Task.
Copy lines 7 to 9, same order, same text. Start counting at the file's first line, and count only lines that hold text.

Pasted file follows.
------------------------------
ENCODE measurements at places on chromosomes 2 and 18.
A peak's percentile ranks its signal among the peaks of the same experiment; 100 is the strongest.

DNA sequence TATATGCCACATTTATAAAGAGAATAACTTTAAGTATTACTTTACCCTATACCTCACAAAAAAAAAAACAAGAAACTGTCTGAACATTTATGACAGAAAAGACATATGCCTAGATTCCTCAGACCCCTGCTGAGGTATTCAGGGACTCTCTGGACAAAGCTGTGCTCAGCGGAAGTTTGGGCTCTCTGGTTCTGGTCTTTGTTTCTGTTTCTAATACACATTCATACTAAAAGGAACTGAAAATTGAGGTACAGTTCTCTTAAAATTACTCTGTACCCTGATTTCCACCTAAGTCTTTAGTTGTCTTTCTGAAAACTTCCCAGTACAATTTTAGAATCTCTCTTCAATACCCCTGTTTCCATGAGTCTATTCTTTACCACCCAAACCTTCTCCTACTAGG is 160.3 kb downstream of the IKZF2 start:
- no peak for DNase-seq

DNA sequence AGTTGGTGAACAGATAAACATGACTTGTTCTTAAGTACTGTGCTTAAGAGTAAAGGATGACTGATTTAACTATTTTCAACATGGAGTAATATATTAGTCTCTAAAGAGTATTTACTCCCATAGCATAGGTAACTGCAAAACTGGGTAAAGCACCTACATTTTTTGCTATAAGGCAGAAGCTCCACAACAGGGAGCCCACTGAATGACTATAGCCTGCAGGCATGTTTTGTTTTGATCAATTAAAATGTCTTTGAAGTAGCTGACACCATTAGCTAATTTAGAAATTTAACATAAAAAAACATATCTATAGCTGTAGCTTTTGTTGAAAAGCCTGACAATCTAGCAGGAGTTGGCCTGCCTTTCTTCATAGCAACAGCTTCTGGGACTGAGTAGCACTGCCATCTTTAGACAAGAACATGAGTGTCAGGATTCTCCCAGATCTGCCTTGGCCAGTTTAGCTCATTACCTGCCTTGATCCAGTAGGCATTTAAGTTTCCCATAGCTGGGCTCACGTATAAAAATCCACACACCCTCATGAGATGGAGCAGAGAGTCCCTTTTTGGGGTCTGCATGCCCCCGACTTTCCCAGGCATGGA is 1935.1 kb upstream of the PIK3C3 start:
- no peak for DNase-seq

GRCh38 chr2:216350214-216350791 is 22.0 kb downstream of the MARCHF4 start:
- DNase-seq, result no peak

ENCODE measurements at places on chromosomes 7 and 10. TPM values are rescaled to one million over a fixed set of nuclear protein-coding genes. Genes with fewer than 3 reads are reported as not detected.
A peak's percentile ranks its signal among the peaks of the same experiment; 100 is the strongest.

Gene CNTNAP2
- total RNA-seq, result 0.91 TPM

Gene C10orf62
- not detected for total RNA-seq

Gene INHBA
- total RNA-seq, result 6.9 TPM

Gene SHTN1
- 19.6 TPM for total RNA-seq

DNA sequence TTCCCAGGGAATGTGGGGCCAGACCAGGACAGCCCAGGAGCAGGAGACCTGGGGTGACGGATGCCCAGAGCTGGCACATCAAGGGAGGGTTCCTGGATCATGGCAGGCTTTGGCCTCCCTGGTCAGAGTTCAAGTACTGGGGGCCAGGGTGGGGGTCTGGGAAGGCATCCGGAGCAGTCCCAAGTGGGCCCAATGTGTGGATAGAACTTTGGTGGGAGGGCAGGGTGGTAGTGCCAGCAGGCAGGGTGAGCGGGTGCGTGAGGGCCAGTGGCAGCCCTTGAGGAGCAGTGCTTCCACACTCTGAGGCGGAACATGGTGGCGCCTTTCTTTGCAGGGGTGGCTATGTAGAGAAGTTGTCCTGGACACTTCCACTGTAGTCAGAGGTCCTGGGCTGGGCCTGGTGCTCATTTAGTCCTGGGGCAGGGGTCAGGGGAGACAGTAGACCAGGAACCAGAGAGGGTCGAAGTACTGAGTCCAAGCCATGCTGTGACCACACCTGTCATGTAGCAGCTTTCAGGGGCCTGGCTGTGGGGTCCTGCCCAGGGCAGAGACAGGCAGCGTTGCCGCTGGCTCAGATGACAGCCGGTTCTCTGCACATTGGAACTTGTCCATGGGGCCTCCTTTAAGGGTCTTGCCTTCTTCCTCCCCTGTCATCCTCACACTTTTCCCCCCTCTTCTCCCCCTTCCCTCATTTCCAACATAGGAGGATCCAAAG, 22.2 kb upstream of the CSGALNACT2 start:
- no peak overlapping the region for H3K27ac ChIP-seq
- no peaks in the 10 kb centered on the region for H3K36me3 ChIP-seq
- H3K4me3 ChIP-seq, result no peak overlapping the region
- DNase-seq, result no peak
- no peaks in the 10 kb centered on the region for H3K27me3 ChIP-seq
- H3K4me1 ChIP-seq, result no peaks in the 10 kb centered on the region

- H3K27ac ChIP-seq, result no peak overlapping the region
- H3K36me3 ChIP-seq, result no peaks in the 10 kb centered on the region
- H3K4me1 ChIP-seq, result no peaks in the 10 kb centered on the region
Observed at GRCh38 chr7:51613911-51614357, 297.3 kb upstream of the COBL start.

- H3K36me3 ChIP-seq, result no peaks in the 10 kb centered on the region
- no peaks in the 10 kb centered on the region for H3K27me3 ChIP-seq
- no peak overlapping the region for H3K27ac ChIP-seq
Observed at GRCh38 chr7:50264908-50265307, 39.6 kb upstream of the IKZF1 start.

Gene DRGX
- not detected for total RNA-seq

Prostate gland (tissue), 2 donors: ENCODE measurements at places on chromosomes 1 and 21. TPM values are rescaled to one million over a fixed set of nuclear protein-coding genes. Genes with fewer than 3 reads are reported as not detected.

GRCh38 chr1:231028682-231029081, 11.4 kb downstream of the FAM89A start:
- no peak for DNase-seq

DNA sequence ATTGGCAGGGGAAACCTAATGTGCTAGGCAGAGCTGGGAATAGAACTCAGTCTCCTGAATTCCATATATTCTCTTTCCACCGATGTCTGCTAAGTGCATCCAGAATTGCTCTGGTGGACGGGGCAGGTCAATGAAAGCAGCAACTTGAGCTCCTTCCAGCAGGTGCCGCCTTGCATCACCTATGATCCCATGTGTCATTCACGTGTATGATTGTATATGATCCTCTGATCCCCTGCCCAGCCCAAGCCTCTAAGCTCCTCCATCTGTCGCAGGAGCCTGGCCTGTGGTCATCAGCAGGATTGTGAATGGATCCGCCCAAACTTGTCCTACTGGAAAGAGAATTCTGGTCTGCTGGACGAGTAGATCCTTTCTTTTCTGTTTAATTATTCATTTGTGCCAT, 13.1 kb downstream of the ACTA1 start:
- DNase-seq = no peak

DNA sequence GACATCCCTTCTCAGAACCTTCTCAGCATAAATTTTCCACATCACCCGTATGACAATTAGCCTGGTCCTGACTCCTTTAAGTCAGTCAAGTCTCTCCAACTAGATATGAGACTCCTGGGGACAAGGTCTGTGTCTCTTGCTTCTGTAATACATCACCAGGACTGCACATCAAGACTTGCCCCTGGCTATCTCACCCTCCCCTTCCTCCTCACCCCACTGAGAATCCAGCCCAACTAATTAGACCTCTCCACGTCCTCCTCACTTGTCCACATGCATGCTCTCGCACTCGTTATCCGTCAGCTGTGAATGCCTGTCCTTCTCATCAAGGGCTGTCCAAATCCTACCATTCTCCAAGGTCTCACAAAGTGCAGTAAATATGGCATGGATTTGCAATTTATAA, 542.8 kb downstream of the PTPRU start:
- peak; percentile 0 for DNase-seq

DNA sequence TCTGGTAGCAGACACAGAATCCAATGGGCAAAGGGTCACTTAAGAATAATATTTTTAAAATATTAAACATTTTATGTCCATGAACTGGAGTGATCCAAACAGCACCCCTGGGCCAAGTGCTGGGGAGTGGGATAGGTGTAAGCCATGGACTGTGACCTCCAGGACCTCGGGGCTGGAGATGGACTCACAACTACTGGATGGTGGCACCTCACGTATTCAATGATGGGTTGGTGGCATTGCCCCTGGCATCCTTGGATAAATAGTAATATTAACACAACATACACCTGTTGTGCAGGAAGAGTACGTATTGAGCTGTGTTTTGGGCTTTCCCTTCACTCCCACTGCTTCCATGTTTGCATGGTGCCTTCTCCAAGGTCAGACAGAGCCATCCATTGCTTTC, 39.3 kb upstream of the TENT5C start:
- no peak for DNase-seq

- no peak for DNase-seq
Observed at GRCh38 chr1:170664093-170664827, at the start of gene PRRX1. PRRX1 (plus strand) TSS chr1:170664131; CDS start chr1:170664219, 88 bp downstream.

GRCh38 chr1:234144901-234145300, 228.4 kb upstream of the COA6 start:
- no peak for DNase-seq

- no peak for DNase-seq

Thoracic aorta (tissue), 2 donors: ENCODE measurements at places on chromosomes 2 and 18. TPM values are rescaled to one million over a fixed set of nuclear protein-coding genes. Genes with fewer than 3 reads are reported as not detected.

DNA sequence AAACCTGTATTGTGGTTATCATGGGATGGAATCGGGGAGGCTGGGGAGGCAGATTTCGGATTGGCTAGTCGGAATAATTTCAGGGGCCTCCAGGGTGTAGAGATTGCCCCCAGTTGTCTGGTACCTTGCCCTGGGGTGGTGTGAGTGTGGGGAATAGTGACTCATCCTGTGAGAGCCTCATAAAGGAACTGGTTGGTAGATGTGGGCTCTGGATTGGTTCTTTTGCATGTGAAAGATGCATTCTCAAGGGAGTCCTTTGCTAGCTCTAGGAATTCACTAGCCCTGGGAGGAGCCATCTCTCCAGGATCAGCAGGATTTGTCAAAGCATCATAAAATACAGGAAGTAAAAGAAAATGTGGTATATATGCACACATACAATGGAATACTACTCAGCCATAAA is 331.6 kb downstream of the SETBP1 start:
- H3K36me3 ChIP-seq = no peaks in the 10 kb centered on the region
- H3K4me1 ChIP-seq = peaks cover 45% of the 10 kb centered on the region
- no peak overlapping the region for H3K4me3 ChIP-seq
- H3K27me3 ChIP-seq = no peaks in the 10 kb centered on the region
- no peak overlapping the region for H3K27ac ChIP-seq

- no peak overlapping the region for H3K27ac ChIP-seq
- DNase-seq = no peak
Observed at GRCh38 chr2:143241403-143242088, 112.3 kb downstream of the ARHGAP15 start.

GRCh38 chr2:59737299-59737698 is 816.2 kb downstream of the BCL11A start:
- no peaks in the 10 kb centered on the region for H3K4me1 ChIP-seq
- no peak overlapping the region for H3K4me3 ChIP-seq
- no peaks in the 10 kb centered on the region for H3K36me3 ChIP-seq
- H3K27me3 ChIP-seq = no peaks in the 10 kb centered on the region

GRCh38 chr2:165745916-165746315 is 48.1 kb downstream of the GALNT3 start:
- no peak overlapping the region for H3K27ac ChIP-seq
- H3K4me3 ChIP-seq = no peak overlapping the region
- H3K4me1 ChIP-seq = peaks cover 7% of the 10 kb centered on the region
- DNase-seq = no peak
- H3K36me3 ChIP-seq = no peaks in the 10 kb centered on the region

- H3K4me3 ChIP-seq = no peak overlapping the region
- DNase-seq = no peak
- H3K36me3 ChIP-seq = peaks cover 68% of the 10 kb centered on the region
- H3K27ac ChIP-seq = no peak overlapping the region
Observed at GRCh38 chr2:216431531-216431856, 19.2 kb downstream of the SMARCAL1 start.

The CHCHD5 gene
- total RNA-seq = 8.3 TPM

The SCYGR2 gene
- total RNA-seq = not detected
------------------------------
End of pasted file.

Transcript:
GRCh38 chr2:216350214-216350791 is 22.0 kb downstream of the MARCHF4 start:
- DNase-seq, result no peak

ENCODE measurements at places on chromosomes 7 and 10. TPM values are rescaled to one million over a fixed set of nuclear protein-coding genes. Genes with fewer than 3 reads are reported as not detected.